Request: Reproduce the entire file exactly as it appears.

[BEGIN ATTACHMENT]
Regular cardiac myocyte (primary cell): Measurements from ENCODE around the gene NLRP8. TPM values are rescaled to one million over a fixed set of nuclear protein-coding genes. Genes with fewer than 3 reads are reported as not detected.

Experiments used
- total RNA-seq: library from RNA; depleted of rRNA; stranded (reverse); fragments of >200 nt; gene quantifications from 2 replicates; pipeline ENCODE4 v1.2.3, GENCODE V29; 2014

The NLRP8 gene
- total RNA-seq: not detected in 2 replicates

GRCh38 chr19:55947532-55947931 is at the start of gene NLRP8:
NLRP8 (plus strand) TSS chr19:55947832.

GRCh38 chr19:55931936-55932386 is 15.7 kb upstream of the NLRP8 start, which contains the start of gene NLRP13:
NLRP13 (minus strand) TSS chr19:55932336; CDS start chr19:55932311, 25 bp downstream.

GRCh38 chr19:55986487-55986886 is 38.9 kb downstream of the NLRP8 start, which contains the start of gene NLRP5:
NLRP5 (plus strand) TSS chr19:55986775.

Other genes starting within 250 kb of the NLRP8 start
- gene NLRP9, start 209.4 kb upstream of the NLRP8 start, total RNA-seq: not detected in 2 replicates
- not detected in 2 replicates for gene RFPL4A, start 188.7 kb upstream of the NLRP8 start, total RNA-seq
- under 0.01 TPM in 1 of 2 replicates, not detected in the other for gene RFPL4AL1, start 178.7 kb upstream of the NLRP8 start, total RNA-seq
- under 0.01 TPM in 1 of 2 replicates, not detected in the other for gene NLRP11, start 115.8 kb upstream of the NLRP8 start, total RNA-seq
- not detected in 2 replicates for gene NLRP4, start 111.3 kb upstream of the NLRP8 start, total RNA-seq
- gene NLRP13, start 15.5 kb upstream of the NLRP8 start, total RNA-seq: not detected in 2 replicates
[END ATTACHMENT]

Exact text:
Regular cardiac myocyte (primary cell): Measurements from ENCODE around the gene NLRP8. TPM values are rescaled to one million over a fixed set of nuclear protein-coding genes. Genes with fewer than 3 reads are reported as not detected.

Experiments used
- total RNA-seq: library from RNA; depleted of rRNA; stranded (reverse); fragments of >200 nt; gene quantifications from 2 replicates; pipeline ENCODE4 v1.2.3, GENCODE V29; 2014

The NLRP8 gene
- total RNA-seq: not detected in 2 replicates

GRCh38 chr19:55947532-55947931 is at the start of gene NLRP8:
NLRP8 (plus strand) TSS chr19:55947832.

GRCh38 chr19:55931936-55932386 is 15.7 kb upstream of the NLRP8 start, which contains the start of gene NLRP13:
NLRP13 (minus strand) TSS chr19:55932336; CDS start chr19:55932311, 25 bp downstream.

GRCh38 chr19:55986487-55986886 is 38.9 kb downstream of the NLRP8 start, which contains the start of gene NLRP5:
NLRP5 (plus strand) TSS chr19:55986775.

Other genes starting within 250 kb of the NLRP8 start
- gene NLRP9, start 209.4 kb upstream of the NLRP8 start, total RNA-seq: not detected in 2 replicates
- not detected in 2 replicates for gene RFPL4A, start 188.7 kb upstream of the NLRP8 start, total RNA-seq
- under 0.01 TPM in 1 of 2 replicates, not detected in the other for gene RFPL4AL1, start 178.7 kb upstream of the NLRP8 start, total RNA-seq
- under 0.01 TPM in 1 of 2 replicates, not detected in the other for gene NLRP11, start 115.8 kb upstream of the NLRP8 start, total RNA-seq
- not detected in 2 replicates for gene NLRP4, start 111.3 kb upstream of the NLRP8 start, total RNA-seq
- gene NLRP13, start 15.5 kb upstream of the NLRP8 start, total RNA-seq: not detected in 2 replicates